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Thank you for your significant effort in responding to the reviewers' and editor's comments. The paper has been improved and I concur with Reviewer 1 that it is now ready for publication.
# PeerJ Staff Note - this decision was reviewed and approved by Vladimir Uversky, a PeerJ Section Editor covering this Section #
The authors extensively improved the quality of the manuscript by including litterature references as a background and a clear work rational in the introduction.
They performed the suggested comparison and edited the figures in order to improve readability.
Reviewer 2 raises several issues regarding the claims of novelty and the completeness of the documentation of the modeling methods used. The manuscript states: "To the best of our knowledge, this is the first study that uses in silico modelling of P. putida for optimizing rhamnolipids synthesis." However, the cited work by Wittgens et al. (2011) clearly uses flux balance analysis to perform in silico analyses of P. putida rhamnolipid production (see quote below).
"Having the chassis, the design of a metabolic network with high capacity for rhamnolipid synthesis in P. putida, using flux balance analysis with the rate of rhamnolipid production as linear programming objective, was in focus. The constraints of the metabolic network were, besides its structure, the substrate uptake rate, the rate of biomass formation, and the energetic demand for cell maintenance. The theoretically achievable yields of rhamnolipids on industrial relevant substrates (glucose, sucrose, glycerol, and fatty acids (here as example octanoate)) were estimated. The computational results indicate that cell growth should be minimized to achieve high rhamnolipid yields..." (From Wittgens et al. (2011)).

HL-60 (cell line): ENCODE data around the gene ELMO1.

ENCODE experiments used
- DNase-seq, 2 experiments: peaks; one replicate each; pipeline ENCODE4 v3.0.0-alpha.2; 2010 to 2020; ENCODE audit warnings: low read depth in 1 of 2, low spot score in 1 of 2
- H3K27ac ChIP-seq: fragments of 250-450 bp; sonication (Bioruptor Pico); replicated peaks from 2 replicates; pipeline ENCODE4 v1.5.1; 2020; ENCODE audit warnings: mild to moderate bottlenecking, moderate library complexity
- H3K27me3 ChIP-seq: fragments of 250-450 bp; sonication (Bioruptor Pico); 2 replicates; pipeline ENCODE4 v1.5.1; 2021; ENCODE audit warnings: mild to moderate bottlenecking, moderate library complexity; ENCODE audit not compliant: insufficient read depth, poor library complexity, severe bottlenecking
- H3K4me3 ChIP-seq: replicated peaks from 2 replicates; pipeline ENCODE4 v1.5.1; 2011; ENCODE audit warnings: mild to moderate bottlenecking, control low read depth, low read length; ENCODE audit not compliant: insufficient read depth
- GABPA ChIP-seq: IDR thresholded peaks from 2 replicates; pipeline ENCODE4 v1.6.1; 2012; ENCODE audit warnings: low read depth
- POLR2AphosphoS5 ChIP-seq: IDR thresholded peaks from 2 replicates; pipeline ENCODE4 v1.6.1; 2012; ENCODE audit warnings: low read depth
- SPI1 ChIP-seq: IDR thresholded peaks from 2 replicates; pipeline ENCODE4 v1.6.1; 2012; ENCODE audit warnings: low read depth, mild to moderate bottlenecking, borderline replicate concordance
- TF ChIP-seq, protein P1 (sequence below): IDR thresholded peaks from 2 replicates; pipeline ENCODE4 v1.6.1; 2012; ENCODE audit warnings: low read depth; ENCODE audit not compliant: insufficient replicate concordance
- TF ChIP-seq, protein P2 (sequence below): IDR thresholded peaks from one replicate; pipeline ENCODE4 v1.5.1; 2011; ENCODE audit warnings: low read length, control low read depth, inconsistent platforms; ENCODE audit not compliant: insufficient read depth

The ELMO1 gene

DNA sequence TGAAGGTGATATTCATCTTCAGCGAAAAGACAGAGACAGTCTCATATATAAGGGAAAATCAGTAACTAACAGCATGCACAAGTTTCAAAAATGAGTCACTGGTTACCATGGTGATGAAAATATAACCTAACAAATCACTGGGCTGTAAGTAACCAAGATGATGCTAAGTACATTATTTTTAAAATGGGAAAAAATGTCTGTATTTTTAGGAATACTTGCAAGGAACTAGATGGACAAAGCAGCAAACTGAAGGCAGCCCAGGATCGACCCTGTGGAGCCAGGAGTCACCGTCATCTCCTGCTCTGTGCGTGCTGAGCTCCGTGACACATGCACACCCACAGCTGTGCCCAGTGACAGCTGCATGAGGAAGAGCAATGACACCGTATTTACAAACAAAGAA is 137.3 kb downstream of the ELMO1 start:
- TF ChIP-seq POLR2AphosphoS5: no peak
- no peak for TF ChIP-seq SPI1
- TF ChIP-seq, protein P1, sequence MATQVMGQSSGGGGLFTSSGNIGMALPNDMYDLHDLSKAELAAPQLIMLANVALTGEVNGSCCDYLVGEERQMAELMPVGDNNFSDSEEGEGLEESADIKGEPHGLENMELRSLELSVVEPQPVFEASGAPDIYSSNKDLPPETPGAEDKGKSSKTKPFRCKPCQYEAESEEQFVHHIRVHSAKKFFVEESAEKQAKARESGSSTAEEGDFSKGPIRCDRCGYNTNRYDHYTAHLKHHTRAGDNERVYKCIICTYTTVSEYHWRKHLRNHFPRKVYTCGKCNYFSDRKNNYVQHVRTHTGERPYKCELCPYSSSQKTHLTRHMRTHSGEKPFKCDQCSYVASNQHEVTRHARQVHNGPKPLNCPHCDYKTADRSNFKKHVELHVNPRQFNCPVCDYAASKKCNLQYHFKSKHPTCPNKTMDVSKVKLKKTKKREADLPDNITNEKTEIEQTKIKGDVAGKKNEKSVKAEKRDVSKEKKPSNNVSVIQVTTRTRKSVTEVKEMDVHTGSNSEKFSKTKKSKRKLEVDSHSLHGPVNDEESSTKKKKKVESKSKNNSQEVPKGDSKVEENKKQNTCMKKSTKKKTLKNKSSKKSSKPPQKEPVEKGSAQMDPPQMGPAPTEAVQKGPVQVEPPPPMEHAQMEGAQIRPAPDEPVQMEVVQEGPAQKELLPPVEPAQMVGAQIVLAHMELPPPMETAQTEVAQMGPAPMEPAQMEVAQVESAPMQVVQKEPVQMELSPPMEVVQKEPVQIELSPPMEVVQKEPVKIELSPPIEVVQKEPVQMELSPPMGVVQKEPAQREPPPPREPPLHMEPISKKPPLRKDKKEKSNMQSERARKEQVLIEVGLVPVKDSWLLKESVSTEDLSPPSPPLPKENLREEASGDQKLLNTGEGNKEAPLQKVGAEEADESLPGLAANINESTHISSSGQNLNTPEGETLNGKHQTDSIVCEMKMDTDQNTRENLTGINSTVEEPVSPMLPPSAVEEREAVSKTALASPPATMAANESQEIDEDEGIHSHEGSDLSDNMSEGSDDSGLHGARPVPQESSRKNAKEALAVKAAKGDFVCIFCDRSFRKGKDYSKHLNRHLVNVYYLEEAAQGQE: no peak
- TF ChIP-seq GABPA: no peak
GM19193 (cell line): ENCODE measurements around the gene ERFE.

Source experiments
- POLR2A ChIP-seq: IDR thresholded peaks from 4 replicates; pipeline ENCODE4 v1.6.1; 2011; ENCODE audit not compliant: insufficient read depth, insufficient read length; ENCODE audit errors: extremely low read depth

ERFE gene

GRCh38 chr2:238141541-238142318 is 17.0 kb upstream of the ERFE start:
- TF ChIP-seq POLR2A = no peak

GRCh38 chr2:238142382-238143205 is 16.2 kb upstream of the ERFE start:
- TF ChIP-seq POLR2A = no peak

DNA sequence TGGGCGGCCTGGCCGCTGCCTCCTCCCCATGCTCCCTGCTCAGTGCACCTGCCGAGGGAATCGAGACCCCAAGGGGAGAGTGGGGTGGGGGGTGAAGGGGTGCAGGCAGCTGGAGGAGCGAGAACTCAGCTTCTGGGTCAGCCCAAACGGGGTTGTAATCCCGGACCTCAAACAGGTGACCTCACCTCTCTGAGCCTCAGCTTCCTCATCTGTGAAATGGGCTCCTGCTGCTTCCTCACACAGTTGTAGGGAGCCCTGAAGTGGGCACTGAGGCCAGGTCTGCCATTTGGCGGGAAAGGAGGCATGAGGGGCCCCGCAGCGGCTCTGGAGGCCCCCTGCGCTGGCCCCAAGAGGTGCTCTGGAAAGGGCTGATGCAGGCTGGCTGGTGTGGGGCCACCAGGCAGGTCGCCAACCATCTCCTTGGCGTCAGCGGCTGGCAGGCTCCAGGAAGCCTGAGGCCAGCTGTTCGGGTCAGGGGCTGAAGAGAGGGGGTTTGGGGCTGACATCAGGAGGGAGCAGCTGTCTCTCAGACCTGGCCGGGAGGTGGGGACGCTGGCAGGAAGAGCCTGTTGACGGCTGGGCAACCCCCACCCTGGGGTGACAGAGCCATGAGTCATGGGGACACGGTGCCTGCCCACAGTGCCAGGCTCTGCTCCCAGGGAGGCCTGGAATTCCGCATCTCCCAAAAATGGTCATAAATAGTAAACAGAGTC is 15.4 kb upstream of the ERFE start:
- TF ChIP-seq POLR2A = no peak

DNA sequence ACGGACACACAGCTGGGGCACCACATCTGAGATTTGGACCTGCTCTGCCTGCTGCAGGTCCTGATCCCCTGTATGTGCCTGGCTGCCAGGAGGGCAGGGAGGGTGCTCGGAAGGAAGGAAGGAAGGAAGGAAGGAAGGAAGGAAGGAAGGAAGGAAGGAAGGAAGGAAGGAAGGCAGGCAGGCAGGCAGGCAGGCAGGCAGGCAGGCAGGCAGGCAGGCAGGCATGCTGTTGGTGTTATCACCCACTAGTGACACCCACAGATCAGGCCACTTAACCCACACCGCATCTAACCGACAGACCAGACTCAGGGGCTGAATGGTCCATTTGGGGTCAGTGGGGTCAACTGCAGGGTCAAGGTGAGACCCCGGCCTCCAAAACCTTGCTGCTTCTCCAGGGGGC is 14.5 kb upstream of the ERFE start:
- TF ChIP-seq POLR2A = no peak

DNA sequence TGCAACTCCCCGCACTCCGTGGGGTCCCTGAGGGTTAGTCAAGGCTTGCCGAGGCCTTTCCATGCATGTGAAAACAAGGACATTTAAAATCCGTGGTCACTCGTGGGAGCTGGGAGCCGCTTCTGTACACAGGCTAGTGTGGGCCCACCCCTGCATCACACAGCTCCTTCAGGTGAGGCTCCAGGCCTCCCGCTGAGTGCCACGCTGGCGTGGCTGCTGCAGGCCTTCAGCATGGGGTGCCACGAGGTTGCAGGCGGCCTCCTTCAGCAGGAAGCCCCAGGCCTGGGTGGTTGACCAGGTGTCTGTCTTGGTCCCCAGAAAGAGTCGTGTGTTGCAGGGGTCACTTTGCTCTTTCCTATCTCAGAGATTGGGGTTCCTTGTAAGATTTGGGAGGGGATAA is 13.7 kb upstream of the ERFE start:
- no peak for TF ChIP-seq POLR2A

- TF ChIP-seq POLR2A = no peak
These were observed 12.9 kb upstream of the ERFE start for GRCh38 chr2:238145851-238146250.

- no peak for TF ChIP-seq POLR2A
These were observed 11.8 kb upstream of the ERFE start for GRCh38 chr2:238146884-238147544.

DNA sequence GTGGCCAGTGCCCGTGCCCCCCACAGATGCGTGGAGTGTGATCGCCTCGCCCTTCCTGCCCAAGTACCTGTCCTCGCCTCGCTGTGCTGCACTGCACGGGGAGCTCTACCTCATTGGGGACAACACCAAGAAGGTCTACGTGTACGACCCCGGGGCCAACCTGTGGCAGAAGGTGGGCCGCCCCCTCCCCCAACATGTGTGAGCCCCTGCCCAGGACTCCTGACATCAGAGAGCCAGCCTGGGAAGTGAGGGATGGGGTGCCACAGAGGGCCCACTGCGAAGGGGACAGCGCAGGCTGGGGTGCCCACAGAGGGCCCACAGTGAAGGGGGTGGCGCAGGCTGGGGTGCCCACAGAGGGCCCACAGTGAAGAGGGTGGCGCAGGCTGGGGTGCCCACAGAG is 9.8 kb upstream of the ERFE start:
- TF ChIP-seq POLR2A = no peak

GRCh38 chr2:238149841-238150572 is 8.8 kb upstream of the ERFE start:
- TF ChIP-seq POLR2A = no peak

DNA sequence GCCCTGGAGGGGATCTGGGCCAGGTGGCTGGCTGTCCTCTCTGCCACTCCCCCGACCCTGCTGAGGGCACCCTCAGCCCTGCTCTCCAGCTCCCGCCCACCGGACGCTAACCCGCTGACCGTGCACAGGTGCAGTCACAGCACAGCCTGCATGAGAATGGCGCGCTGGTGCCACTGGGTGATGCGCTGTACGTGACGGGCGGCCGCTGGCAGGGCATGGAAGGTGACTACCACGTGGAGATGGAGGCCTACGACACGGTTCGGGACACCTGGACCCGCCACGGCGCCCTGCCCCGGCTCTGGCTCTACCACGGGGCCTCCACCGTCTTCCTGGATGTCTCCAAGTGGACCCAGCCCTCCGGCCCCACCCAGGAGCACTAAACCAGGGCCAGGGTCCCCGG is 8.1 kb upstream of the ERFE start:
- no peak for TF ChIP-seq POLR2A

Given the prior work, it is important to 1) clarify how this work differs from or builds on that research, and 2) clearly document the modeling methods utilized.
Please give care to address the comments of both reviewers in your revisions, but especially the concerns raised by Reviewer 2. Be sure to clarify what software tools were used and how the provided supplemental code can be executed by reviewers/readers. We look forward to receiving your revised manuscript.
Figure 2A should be edited in order to improve readability, (probably name of reactions can be hidden since they are listed separately).
The work here reported is well described and the method used are innovative, however I would suggest the following point to address in order to improve the quality of the manuscript:
- the new production rate of rhamnolipids should be compared not only to that predicted by the previous version of the model but also to the one obtained through P. aerugionosa model (from which reactions have been taken).
- a detailed list of genes and reactions identifiers added to the model is missing, such data should be provided alongside a functional description of genes added.